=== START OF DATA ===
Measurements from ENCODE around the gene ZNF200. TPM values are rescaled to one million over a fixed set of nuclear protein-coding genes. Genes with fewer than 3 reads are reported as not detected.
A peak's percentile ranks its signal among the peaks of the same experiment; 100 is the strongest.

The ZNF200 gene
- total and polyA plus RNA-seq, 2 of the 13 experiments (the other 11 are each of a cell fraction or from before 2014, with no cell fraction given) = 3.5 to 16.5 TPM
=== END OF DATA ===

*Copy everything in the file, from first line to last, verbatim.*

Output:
Measurements from ENCODE around the gene ZNF200. TPM values are rescaled to one million over a fixed set of nuclear protein-coding genes. Genes with fewer than 3 reads are reported as not detected.
A peak's percentile ranks its signal among the peaks of the same experiment; 100 is the strongest.

The ZNF200 gene
- total and polyA plus RNA-seq, 2 of the 13 experiments (the other 11 are each of a cell fraction or from before 2014, with no cell fraction given) = 3.5 to 16.5 TPM